So I imagined there may have been doomsday prophecies involving the Orion constellation both as protector and destroyer, and that Betelgeuse would be the cause of our doom.
Mithra is a judicial figure, an all-seeing god who knows what you did and didn’t do. The Book of Revelation is all about the end times and the judgments that will be handed down then.
Also there were seven initiation steps in the cult. Could these be the seven stars referred to in the revelations?
What if … what if the Book of Revelation isn’t really Christian?
Sounds like a lot of what-if-ery, doesn’t it? And it is. Just some mad musings.
But if you say something offensive that is quoting the Book of Revelation, all I’m thinking is “You think you sound so righteous but you sound to me like you’ve been duped by a doomsday cult.”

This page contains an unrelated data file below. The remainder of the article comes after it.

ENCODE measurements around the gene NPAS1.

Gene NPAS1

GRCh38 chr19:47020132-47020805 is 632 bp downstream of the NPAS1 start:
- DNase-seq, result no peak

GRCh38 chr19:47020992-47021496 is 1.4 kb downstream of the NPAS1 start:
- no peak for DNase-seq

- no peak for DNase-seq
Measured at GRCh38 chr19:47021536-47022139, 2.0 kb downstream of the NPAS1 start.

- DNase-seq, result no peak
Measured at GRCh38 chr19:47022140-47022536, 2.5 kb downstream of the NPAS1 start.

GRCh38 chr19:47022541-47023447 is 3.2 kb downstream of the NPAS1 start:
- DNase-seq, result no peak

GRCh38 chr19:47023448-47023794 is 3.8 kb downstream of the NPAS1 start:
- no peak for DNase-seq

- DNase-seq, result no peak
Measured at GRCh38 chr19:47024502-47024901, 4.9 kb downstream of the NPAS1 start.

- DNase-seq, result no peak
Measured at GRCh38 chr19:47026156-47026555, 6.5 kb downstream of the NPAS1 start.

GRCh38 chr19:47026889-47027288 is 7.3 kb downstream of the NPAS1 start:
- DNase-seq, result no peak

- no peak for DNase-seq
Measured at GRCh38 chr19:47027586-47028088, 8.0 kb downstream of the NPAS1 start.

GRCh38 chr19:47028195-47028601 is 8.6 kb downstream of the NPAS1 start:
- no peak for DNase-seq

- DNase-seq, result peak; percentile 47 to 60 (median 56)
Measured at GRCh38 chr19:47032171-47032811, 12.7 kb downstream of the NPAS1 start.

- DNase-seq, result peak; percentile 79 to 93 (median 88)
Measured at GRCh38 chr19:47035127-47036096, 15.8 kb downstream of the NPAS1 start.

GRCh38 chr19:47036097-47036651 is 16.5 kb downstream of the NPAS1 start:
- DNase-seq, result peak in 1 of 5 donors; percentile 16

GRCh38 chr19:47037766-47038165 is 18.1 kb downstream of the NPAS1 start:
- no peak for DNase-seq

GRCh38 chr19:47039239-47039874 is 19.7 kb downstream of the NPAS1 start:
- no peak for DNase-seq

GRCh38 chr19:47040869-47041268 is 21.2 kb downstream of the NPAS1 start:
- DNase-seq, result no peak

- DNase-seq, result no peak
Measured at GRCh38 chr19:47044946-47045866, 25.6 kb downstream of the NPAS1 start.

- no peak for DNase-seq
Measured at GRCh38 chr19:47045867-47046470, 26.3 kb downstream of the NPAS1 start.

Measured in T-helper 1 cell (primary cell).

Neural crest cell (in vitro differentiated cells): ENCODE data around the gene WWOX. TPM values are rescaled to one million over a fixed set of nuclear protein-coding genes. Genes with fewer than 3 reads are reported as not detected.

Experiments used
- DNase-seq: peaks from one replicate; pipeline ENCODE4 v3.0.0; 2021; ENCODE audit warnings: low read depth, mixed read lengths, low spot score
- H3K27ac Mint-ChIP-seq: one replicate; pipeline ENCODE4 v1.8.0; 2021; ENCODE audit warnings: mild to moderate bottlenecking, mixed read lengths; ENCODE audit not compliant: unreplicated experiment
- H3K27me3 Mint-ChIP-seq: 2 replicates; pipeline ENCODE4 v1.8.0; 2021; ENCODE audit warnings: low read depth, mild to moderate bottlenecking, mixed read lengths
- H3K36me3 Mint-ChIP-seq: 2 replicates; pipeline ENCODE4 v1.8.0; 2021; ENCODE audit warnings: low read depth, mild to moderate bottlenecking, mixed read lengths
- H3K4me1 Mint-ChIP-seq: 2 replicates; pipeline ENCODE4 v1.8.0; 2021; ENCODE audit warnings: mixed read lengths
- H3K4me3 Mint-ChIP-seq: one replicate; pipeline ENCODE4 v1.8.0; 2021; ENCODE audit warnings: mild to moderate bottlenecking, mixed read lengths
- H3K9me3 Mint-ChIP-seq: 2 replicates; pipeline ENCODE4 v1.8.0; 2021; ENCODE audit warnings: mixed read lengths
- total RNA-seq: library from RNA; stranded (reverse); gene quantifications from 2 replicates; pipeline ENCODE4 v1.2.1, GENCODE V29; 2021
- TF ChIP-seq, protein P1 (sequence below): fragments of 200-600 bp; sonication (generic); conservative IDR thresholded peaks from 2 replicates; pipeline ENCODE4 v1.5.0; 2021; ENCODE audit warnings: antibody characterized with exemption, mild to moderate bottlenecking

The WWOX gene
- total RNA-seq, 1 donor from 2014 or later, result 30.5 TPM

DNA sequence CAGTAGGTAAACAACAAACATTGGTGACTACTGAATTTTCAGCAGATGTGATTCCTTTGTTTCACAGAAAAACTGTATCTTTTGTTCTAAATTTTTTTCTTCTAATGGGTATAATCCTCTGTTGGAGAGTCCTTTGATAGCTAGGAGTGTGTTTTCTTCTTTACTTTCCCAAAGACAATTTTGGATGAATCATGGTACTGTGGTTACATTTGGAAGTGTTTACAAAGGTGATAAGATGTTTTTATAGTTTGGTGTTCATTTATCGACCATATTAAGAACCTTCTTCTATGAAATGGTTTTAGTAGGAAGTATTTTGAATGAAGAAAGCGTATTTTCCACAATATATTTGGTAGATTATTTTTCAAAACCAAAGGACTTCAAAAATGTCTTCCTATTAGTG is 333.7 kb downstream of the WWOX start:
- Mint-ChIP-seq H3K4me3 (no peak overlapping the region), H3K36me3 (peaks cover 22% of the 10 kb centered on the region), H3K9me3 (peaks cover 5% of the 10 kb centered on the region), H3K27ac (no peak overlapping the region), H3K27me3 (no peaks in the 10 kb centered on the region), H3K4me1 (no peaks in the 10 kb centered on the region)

Look I don’t want this to offend anyone. Just don’t go around calling people or places sin-filled. OK?
Does Anyone Talk Sense Anymore?
Well, I’ve been talking out my elbow here obviously. But here is a sensible and informed video about the interesting Cult of Mithras. It is actually making the point that theories about Jesus and Mithras being one and the same are baseless. But it also does outline the little we do actually know of the mysterious cult. It’s worth a watch.